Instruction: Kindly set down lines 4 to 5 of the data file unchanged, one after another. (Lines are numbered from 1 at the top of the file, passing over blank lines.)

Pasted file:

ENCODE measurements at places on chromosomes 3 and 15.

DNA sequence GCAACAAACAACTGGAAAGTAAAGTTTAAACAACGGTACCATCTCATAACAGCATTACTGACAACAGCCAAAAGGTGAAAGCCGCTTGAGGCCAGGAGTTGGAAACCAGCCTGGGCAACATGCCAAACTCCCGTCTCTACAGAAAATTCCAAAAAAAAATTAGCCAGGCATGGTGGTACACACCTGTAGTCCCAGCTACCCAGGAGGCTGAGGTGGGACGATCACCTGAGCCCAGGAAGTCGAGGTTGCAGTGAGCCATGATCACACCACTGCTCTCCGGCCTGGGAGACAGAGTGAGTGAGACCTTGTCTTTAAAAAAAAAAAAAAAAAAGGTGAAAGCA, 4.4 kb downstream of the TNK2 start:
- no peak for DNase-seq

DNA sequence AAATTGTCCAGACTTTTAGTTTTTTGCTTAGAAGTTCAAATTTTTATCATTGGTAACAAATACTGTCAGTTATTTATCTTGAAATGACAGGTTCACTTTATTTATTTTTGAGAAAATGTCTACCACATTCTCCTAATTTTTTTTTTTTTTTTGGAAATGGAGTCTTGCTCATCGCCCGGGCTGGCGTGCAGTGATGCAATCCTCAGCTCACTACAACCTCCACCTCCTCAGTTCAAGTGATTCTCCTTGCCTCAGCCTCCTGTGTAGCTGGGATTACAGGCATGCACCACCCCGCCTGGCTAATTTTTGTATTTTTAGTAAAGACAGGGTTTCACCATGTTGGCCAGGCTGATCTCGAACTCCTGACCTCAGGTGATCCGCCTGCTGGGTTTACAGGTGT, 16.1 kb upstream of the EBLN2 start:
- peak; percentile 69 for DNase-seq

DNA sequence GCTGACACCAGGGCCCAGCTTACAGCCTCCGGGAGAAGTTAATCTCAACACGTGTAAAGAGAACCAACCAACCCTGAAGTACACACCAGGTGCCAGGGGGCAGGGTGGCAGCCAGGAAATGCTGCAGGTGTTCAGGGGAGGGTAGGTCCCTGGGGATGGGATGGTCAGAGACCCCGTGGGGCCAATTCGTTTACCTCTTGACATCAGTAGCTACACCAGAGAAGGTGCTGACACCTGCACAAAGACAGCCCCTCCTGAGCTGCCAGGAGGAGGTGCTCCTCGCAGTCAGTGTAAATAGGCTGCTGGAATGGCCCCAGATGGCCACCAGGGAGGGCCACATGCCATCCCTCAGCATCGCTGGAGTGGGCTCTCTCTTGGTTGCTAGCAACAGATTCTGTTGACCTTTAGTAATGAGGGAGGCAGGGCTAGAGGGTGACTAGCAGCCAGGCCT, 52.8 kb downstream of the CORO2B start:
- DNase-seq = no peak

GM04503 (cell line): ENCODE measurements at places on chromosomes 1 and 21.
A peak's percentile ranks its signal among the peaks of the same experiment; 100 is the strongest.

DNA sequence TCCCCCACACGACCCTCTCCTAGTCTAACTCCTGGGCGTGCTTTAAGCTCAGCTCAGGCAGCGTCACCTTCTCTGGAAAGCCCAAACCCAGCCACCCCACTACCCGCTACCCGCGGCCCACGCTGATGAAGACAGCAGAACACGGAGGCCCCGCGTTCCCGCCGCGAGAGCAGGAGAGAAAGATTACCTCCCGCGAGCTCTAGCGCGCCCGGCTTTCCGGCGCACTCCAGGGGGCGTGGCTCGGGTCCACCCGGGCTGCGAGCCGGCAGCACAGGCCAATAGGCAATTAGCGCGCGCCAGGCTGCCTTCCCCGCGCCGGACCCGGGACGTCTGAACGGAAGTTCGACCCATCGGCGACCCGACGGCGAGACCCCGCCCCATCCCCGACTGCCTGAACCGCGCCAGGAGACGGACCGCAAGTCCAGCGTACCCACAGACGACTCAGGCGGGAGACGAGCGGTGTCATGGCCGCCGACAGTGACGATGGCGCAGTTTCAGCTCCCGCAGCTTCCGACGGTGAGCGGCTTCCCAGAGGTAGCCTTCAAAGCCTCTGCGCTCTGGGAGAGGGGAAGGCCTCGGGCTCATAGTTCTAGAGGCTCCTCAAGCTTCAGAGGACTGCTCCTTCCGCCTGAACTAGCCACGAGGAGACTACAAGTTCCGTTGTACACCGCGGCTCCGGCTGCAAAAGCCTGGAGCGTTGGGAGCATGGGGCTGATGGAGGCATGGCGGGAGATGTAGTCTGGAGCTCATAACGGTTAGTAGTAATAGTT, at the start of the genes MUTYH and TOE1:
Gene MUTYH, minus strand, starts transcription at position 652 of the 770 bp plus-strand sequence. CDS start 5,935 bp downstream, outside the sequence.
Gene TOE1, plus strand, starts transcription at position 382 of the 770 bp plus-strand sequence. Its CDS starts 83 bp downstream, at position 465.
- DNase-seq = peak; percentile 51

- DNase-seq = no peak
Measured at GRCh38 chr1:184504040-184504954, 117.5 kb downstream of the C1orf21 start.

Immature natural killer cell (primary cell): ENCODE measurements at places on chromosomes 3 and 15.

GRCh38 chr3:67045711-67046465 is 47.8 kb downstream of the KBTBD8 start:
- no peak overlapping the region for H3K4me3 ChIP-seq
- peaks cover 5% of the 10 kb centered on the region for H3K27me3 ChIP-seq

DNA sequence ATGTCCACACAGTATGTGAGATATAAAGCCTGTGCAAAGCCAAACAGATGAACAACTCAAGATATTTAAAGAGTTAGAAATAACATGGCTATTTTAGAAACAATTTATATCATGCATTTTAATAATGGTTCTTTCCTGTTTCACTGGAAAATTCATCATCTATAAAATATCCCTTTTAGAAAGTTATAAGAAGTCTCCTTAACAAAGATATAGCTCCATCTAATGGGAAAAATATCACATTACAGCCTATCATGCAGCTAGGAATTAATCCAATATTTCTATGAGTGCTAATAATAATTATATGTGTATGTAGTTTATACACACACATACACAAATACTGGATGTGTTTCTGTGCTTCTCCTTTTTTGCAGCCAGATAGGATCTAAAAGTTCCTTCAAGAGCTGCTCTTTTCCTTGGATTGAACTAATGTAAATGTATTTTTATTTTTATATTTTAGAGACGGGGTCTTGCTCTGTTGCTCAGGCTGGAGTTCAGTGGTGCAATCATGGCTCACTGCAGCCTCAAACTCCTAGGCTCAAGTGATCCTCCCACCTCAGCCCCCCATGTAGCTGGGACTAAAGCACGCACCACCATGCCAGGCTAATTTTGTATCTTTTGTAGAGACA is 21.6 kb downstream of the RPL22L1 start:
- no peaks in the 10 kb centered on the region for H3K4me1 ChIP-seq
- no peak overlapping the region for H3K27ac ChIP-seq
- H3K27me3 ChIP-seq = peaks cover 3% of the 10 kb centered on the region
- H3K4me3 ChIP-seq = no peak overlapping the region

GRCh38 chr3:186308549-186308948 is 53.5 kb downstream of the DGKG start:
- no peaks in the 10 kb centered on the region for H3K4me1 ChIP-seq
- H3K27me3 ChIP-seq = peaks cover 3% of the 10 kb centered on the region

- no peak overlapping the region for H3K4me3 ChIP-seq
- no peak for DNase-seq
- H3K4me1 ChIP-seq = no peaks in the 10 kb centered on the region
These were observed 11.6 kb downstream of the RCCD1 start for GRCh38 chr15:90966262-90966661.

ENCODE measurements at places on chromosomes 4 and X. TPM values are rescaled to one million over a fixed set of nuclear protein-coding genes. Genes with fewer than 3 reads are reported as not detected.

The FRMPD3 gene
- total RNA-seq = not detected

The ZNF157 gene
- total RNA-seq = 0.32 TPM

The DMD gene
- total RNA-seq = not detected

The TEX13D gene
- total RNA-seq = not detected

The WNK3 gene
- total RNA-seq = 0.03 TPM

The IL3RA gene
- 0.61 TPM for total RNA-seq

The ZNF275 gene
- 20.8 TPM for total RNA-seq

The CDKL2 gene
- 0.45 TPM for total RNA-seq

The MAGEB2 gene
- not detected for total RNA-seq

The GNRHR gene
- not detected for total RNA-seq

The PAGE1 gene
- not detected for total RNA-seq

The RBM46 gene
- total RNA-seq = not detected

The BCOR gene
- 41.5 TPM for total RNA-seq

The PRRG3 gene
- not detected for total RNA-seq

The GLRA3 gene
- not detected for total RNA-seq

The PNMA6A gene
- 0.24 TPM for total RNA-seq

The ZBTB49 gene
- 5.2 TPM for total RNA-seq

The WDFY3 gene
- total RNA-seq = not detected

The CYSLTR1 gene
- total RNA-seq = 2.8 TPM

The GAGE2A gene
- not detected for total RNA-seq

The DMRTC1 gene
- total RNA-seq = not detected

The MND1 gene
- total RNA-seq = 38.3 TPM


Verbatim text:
DNA sequence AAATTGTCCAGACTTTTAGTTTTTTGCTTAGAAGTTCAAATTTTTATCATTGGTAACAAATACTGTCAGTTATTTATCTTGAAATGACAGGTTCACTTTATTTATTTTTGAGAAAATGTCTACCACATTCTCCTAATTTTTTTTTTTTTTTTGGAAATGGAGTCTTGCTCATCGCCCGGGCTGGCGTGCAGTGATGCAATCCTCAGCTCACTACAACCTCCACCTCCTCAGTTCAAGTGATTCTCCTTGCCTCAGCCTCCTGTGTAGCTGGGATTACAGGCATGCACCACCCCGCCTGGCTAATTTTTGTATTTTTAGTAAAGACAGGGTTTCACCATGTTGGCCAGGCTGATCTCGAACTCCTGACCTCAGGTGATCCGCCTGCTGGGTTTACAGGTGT, 16.1 kb upstream of the EBLN2 start:
- peak; percentile 69 for DNase-seq